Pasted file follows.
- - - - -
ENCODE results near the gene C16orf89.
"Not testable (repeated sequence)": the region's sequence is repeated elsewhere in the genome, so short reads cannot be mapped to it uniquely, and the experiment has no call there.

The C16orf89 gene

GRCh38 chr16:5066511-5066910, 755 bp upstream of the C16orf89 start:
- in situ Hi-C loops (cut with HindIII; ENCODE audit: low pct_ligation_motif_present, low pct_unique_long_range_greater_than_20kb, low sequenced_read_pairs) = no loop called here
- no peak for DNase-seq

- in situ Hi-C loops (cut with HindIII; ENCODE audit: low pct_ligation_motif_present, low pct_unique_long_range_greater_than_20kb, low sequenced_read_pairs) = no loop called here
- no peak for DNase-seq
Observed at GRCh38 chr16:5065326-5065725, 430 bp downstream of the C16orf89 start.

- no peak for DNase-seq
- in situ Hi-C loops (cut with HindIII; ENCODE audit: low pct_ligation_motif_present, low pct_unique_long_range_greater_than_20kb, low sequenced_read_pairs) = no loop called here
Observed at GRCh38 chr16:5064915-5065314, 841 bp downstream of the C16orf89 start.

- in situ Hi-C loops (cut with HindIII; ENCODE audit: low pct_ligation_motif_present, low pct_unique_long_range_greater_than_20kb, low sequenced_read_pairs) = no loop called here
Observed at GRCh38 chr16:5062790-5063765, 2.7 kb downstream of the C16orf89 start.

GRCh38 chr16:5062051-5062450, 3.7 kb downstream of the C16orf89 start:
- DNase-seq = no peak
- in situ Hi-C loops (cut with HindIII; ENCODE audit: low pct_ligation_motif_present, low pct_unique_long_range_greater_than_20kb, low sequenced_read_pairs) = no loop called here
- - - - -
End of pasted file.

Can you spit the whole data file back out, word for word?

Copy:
ENCODE results near the gene C16orf89.
"Not testable (repeated sequence)": the region's sequence is repeated elsewhere in the genome, so short reads cannot be mapped to it uniquely, and the experiment has no call there.

The C16orf89 gene

GRCh38 chr16:5066511-5066910, 755 bp upstream of the C16orf89 start:
- in situ Hi-C loops (cut with HindIII; ENCODE audit: low pct_ligation_motif_present, low pct_unique_long_range_greater_than_20kb, low sequenced_read_pairs) = no loop called here
- no peak for DNase-seq

- in situ Hi-C loops (cut with HindIII; ENCODE audit: low pct_ligation_motif_present, low pct_unique_long_range_greater_than_20kb, low sequenced_read_pairs) = no loop called here
- no peak for DNase-seq
Observed at GRCh38 chr16:5065326-5065725, 430 bp downstream of the C16orf89 start.

- no peak for DNase-seq
- in situ Hi-C loops (cut with HindIII; ENCODE audit: low pct_ligation_motif_present, low pct_unique_long_range_greater_than_20kb, low sequenced_read_pairs) = no loop called here
Observed at GRCh38 chr16:5064915-5065314, 841 bp downstream of the C16orf89 start.

- in situ Hi-C loops (cut with HindIII; ENCODE audit: low pct_ligation_motif_present, low pct_unique_long_range_greater_than_20kb, low sequenced_read_pairs) = no loop called here
Observed at GRCh38 chr16:5062790-5063765, 2.7 kb downstream of the C16orf89 start.

GRCh38 chr16:5062051-5062450, 3.7 kb downstream of the C16orf89 start:
- DNase-seq = no peak
- in situ Hi-C loops (cut with HindIII; ENCODE audit: low pct_ligation_motif_present, low pct_unique_long_range_greater_than_20kb, low sequenced_read_pairs) = no loop called here